“I think just getting in the gym and making sure I’m getting reps up, shooting-wise, dribbling,” Simmons said earlier this week after an appearance at Sixers Camp in Wayne, Pennsylvania. “The weight room as well, making sure I get my strength back and my weight up.”

Shooting
Simmons has been criticized for his reluctance to shoot. During his one season of college ball at LSU, he averaged 19.2 points off 11.7 field goal attempts per game (56 percent made). Over six summer league games (including both Utah and Las Vegas), Simmons took 22 field-goal attempts and shot 32.2 percent. He had less than 10 attempts in four of the games, and attempted 15 in the Sixers’ finale. Simmons attempted one three in summer league action.

While in Utah and Las Vegas, the Sixers encouraged Simmons to be more aggressive. At 6-foot-10, Simmons is able to get to the rim. Once there, many times he passes it off rather than finishing himself. The Sixers don’t expect Simmons to become a 30-point-per-game scorer, but he will be a key part of their offense.

“You always want him to be as good of a shooter as he can be,” Las Vegas summer league head coach Lloyd Pierce said this earlier month. “It’s not going to be his strength. His strength is going to be passing, facilitating, playmaking. That’s going to be an added bonus, whatever the percentage or the number is.”

Dribbling
Simmons averaged 5.5 assists per game during summer league (second on the team by 0.3 dimes to T.J McConnell). Conversely, he committed 3.83 turnovers.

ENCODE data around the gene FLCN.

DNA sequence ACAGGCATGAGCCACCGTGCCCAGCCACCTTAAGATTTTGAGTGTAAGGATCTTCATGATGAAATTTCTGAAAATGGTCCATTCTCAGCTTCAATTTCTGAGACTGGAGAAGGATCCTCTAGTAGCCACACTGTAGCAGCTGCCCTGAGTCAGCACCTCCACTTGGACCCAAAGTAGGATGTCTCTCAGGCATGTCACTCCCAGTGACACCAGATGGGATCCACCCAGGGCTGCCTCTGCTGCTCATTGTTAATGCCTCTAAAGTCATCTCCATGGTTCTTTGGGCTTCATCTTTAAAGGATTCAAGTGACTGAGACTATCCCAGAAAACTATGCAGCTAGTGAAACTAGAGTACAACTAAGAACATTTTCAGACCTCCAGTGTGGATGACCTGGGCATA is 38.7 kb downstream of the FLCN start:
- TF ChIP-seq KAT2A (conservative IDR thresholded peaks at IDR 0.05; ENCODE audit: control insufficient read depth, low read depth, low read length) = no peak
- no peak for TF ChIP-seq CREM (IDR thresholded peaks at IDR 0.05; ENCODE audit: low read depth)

The Sixers signed two point guards this summer, Jerryd Bayless and Sergio Rodriguez, and McConnell is returning from last season. Head coach Brett Brown said after the draft he does not plan to utilize Simmons as the primary one-guard right away as the 20-year-old learns the league. But early on, Simmons will have the rock in his hands plenty of times given his natural ball-handling abilities, especially when grabbing the rebound and running the fast break.

"I think it's the hardest position to play in the NBA,” Brown previously said. “I think to just give him the ball in that capacity is borderline cruel. He needs to feel NBA basketball. And maybe he evolves there." (See story)

Weight room
After college, Simmons put on 20 pounds from his training and entered the draft at 242 pounds. He stood out among the competition in summer league play with his NBA-ready stature. Simmons said he would like to get up to 246 or 247 pounds this offseason.

“Not too heavy,” he said.

With the size of a forward and the skills of a guard, the Sixers will be able to utilize Simmons to create mismatches both in the backcourt and at the hoop.

Tonight's Lineup: Struggling Rupp back behind the plate for Phillies

Tonight's Lineup: Struggling Rupp back behind the plate for Phillies

After scoring five first-inning runs on their way to a 7-5 win against the Braves on Thursday, Pete Mackanin decided not to tinker with the Phillies' lineup too much.